repeat last command

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repeat last command

Don Stefani
Hello,

How would I repeat the last command with out typing it again?
IE:...

:<<< (indent) ?

Thanks,

dstefani
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Re: repeat last command

Sean Hubbell
Don Stefani wrote:

>Hello,
>
>How would I repeat the last command with out typing it again?
>IE:...
>
>:<<< (indent) ?
>
>Thanks,
>
>dstefani
>
>
>  
>
try .

That is, type a period.

Sean
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Re: repeat last command

henrik-10
In reply to this post by Don Stefani
That is easy just type .

Life can be so easy sometimes :)))

Henrik


On Tue, 2005-08-09 at 09:46 -0700, Don Stefani wrote:

> Hello,
>
> How would I repeat the last command with out typing it again?
> IE:...
>
> :<<< (indent) ?
>
> Thanks,
>
> dstefani

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Re: repeat last command

Aaron Griffin
In reply to this post by Don Stefani
:help single-repeat

On 8/9/05, Don Stefani <[hidden email]> wrote:

> Hello,
>
> How would I repeat the last command with out typing it again?
> IE:...
>
> :<<< (indent) ?
>
> Thanks,
>
> dstefani
>
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Re: repeat last command

A.J.Mechelynck
In reply to this post by Sean Hubbell
----- Original Message -----
From: "Sean Hubbell" <[hidden email]>
To: "Don Stefani" <[hidden email]>
Cc: <[hidden email]>
Sent: Tuesday, August 09, 2005 6:01 PM
Subject: Re: repeat last command


> Don Stefani wrote:
>
>>Hello,
>>
>>How would I repeat the last command with out typing it again?
>>IE:...
>>
>>:<<< (indent) ?
>>
>>Thanks,
>>
>>dstefani
>>
>>
>>
> try .
>
> That is, type a period.
>
> Sean
>
>

A period will repeat the last Normal-mode _change_. It won't repeat
Ex-commands (those entered with : on the command-line), and by default it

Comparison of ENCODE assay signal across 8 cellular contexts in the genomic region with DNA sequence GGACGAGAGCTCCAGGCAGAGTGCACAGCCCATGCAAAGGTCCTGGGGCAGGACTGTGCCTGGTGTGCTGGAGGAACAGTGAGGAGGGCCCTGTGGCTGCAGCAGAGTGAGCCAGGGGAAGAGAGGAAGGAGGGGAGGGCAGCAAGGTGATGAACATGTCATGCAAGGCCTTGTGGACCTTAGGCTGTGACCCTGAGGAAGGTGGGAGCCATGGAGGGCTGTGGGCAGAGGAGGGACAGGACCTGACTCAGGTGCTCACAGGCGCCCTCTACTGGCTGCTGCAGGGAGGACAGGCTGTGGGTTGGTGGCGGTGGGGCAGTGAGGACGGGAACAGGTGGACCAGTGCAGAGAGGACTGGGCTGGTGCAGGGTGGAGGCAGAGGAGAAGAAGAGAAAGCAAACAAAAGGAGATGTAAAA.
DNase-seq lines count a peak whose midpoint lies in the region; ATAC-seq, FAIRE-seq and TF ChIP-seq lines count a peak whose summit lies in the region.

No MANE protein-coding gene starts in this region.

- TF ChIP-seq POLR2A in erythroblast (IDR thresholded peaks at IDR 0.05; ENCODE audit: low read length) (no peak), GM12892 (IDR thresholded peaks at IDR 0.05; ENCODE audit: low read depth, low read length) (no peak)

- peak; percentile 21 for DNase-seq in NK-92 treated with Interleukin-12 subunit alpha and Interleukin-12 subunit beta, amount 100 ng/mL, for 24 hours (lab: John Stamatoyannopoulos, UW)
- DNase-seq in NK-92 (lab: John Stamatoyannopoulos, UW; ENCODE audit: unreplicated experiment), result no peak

will not repeat a yank command in 'nocompatible' mode, nor (IIUC) commands
that don't change the text (such as cursor moves). To repeat the latest
ex-command, hit <Up> after the colon (this will recall the latest ex-comand,
or the one before that each time you hit <Up> again) then hit <Enter> to
accept ot <Esc> to abort. If you type part of a command after the colon,
<Up> will only recall commands starting with what you typed. See also ":help
@:".

To repeat _any_ (sequence of) Normal-mode command(s), enter it into a
register (e.g. by hitting q<letter> before you start doing it the first
time, and q again to end recording). You can then repeat it by using
@<letter> (in both cases, <letter> is the name of the register, usually a
letter [a-z]). The repeat command may have a count, to repeat the same thing
several times.

HTH,
Tony.


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Re: repeat last command

Sean Hubbell
Given the original question:

Hello,

How would I repeat the last command with out typing it again?
IE:...

:<<< (indent) ?


The result of what he would like to accomplish is the '.' or single
repeat command. I do admire your attention to the language used when
asking the question thought Tony as you are right, but sometimes we have
to read in between the lines as we all have different perceptions.

Sean
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Re: repeat last command

Tim Chase-2
In reply to this post by A.J.Mechelynck
> See also ":help @:".

Two caveats I've found regarding the use of "@:"